Mesheel, in Taiwan, wir sind alles verruckt.
[quote=“mesheel”]So here is a question: Suppose me and my boyfriend have kids one day, how many languages do you think a kid can cope with?
I’m asking cause I myself am from Switzerland and therefore would speak Swiss German and German to my kid. My boyfriend is Taiwanese, he speaks Chinese and Taiwanese and his parents speak Hakka. We mostly speak Chinese together but sometimes English as well. So is our kid either going to be a super brain or just totally fucked up?[/quote]
Most studies I’ve read on the subject of a child growing up in a multilingual environment indicate that s/he may initially lag in linguistic development with regards to individual languages (compared to a child the same age struggling with one language), but that ultimately s/he will master all those langauges s/he was regularly exposed to through adolescence, and will have above average cognitive skills.
The fear that parents have that if their child is exposed to more than one language on a regular basis it will somehow impair them is totally unfounded. In fact, the child benefits from growing up with more than one native language.
Off topic, but how does one aquire the status of village idiot?
I always thought Bob was quite sensible.
People may be interested to read the Bilingual kids, semi-lingual adults thread that I started a while back.
I want to think about it, but for some reason I can’t.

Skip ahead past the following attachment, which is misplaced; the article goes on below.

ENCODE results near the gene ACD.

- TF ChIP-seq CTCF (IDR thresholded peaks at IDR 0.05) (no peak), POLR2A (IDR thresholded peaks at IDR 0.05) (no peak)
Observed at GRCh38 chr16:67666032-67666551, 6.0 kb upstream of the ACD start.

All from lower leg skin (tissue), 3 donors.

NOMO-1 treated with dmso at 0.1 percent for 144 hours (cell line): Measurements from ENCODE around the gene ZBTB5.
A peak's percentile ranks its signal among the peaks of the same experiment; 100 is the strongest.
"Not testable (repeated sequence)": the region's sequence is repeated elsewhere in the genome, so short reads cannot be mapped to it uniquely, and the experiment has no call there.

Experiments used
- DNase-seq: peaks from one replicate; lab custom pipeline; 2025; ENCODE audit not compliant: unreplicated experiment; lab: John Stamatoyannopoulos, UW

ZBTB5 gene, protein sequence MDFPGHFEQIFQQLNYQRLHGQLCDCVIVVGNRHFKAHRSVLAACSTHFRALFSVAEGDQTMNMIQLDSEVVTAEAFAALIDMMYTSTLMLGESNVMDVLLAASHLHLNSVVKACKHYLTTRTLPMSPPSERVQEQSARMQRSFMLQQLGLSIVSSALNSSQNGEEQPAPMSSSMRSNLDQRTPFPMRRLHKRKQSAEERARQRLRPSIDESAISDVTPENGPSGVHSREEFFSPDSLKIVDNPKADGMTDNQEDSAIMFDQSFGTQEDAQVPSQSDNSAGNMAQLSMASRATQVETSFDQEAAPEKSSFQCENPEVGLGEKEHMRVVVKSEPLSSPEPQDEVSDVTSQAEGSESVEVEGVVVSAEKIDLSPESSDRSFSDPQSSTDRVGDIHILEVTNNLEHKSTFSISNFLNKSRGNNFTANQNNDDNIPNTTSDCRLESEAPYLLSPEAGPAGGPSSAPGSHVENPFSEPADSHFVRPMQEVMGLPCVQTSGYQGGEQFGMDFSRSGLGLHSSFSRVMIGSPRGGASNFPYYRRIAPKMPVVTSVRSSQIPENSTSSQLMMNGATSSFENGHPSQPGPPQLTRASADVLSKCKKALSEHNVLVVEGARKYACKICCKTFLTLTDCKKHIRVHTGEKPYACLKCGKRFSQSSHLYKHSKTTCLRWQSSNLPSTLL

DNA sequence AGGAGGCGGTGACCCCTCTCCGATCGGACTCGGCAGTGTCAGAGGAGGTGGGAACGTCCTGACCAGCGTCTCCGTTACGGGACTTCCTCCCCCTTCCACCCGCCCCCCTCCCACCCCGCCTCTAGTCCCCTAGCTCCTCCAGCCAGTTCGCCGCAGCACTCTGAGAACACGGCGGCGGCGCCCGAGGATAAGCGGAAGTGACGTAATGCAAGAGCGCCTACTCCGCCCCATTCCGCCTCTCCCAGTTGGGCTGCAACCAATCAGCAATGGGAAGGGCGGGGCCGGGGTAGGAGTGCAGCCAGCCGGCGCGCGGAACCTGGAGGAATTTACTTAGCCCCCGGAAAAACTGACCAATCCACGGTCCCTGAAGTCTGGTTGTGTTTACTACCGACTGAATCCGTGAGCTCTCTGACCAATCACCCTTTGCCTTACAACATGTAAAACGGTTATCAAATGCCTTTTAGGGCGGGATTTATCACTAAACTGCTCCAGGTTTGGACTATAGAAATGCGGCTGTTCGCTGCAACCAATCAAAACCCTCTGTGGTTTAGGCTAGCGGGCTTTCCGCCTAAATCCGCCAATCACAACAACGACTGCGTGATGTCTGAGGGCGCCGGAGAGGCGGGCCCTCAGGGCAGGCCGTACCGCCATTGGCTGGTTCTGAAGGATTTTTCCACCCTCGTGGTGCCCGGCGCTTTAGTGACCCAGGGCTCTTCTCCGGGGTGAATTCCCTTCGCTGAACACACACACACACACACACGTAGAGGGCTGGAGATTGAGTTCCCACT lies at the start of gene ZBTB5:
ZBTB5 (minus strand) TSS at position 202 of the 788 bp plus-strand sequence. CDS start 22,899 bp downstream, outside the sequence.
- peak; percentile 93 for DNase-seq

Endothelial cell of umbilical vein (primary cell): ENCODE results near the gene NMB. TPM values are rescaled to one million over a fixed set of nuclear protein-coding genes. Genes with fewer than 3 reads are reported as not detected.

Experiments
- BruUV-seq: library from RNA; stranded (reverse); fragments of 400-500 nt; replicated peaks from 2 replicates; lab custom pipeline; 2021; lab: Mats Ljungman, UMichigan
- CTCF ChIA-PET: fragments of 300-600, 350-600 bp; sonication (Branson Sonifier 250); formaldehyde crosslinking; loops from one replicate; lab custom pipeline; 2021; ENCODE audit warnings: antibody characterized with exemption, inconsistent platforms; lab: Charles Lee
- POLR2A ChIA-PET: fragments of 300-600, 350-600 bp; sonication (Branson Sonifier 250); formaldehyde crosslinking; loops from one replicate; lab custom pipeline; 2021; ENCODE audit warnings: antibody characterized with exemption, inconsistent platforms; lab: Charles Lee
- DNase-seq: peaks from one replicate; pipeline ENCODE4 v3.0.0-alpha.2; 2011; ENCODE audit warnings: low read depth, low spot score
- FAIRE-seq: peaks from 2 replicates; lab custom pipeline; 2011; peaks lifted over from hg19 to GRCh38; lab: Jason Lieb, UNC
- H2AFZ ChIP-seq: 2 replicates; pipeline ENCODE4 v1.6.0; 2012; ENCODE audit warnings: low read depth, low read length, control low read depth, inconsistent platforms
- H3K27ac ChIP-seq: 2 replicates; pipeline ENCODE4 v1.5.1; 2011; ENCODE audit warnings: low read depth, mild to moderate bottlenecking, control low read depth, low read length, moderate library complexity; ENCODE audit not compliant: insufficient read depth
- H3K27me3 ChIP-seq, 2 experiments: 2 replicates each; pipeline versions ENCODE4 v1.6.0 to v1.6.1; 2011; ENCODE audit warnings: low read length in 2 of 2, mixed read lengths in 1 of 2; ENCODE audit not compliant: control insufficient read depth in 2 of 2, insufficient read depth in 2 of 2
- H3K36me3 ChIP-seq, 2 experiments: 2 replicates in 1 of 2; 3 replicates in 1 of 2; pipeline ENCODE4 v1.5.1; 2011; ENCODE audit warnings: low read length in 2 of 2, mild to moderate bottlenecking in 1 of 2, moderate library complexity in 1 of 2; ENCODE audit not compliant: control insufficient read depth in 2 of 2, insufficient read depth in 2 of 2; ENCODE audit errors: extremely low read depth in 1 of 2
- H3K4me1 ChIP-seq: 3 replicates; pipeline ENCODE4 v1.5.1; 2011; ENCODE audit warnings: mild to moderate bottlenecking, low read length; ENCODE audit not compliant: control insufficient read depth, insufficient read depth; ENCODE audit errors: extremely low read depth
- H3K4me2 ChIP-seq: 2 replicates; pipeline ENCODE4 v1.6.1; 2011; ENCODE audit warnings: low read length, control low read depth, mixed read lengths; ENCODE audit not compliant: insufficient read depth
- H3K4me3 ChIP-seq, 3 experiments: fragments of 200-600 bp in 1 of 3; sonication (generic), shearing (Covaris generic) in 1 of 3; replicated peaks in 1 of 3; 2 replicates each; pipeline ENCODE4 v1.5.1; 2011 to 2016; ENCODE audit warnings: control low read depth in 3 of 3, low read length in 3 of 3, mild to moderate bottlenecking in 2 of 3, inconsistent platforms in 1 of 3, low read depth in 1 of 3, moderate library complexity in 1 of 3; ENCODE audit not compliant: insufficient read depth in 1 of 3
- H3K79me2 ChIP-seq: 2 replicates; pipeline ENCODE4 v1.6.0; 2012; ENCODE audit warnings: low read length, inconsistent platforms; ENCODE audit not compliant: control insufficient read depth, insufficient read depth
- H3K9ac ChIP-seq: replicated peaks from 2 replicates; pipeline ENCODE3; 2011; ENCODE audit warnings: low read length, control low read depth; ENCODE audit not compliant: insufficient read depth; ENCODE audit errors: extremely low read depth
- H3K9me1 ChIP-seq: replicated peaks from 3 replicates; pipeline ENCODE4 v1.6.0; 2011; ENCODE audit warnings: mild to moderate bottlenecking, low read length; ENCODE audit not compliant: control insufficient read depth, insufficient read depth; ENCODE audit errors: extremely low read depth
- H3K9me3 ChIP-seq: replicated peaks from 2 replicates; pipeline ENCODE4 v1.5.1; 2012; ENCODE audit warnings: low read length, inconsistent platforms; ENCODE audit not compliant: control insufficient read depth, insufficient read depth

[quote=“AWOL”][quote=“Bassman”]One thing I have noticed, please keep in mind that my sample group is a small town and I only have on Eurasian child(is that a better term?), the more people think that my son looks Chinese the more they will ask if he can speak English. Then some idiot will say that he doesn’t look European at all and that explains why his Chinese is so good and his English is trailing somewhere in the distance. Simple fact is that it has more to do with the people he spends more time with, his grandma and mom, his father, me, only sees him for a short time each day. The environment is everything. However, I can understand, from the bumpkin attitude that prevails here, that the more people think my son is Chinese, then the more pressure he has to learn English, or should I say, we as the parents feel the pressure to teach him more.
Actually, he is doing quite well with English at the moment, it’s just that his Chinese and Taiwanese is so much better. Sometimes it’s just habit, now he’s getting the habit of speaking English to me, and Chinese to all non-big noses.
Maybe, just maybe, if the parents bow to the pressures of society, as hicklike as it can get, then the results could be something like bob has suggested. Personally, in my small sample case, I have found it to be true, in a small way at least.[/quote]
Is that your son in your avatar Bassman? Regardless of language he has the classic hips out, V sign Taiwan kid pose for photos going on! [/quote]
Dude, that aint a ‘v’, that’s ‘3’. He is saying that he is three years old (2 in English).
Well, I’m sure that more than one language might be ok, but how about SIX languages? Wouldn’t that be a little too much?
BTW, Bob kind of has a small, very small, point. If you look at it from another angle that is.
I wouldn’t be so quick to smack him down because of his observations, it probably deserves some discussion, not just calling him an idiot.
I guess, if you lived far enough away from your inlaws (Chinese speaking), you’d have much more control over your childs language development, but if they are right on your doorstep, there may be more things to factor in. I could be wrong, I have been before.
Nope. And the theory is that languages, or rather the human brain, is wired for universals that exist in all languages. I’ve never read anything that suggests that exposure to multiple languages is anything but good.
I think parents worry about it so much because they can’t process new languages easily. But the child’s brain is wonderfully flexible. We lose that as adults.